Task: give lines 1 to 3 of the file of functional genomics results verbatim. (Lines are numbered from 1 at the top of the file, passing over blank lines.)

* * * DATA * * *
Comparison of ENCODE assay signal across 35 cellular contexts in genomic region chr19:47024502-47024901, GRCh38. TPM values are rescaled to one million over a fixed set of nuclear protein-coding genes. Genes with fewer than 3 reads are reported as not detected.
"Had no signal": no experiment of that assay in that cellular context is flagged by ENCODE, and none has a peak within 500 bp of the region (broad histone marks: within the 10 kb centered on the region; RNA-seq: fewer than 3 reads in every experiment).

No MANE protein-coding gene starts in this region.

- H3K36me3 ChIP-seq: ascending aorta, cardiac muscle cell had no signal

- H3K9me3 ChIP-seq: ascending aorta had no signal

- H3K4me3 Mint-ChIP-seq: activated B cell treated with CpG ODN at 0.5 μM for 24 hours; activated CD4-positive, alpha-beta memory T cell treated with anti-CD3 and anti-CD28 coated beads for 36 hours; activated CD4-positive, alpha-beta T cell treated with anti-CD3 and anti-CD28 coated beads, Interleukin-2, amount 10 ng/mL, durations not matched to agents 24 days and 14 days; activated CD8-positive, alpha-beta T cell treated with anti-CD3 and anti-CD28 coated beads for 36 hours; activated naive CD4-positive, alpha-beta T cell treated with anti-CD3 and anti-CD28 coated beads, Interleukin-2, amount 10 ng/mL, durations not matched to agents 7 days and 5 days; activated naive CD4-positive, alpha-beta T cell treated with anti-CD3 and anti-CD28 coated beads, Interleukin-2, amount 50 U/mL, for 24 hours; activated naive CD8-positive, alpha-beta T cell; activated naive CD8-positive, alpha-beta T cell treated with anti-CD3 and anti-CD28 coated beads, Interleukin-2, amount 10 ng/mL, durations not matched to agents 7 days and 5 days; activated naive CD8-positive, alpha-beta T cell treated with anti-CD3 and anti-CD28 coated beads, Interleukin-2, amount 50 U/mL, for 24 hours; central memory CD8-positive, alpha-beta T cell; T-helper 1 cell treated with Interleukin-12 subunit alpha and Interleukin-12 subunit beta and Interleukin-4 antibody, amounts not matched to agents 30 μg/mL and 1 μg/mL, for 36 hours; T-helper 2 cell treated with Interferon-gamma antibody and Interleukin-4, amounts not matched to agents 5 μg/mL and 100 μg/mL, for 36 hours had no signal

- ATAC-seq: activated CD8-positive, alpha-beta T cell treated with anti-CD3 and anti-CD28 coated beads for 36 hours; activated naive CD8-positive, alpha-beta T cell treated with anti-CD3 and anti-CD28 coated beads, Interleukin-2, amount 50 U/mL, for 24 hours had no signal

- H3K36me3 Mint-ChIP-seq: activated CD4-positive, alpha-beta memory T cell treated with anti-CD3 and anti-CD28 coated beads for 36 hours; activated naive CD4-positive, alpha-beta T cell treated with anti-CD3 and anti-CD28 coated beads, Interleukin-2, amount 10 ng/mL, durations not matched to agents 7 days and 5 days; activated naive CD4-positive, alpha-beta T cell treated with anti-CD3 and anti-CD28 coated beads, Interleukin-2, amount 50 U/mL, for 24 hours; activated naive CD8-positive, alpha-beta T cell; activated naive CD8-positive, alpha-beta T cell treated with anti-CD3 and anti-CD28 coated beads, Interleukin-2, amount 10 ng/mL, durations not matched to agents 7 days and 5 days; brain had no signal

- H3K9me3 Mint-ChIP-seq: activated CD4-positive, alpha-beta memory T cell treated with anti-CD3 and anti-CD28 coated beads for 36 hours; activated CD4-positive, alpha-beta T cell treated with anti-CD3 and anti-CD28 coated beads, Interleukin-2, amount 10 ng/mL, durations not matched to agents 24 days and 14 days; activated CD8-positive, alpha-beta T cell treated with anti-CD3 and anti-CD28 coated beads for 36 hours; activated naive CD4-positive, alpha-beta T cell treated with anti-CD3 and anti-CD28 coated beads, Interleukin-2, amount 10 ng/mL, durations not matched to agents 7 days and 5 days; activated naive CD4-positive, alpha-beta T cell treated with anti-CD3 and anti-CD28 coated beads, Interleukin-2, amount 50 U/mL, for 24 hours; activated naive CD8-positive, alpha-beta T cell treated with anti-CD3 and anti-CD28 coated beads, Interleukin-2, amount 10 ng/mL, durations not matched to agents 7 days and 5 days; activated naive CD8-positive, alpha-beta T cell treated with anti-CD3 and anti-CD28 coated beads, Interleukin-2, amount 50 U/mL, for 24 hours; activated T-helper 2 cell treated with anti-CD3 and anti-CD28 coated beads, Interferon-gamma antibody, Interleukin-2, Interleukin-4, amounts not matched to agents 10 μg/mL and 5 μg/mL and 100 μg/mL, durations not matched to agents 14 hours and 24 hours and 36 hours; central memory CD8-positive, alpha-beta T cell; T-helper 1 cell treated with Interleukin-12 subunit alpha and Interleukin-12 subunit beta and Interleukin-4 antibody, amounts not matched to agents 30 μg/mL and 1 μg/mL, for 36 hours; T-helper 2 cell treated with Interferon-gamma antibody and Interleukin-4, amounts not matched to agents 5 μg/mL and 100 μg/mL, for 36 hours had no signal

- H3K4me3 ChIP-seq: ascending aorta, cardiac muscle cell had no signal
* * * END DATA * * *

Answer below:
Comparison of ENCODE assay signal across 35 cellular contexts in genomic region chr19:47024502-47024901, GRCh38. TPM values are rescaled to one million over a fixed set of nuclear protein-coding genes. Genes with fewer than 3 reads are reported as not detected.
"Had no signal": no experiment of that assay in that cellular context is flagged by ENCODE, and none has a peak within 500 bp of the region (broad histone marks: within the 10 kb centered on the region; RNA-seq: fewer than 3 reads in every experiment).

No MANE protein-coding gene starts in this region.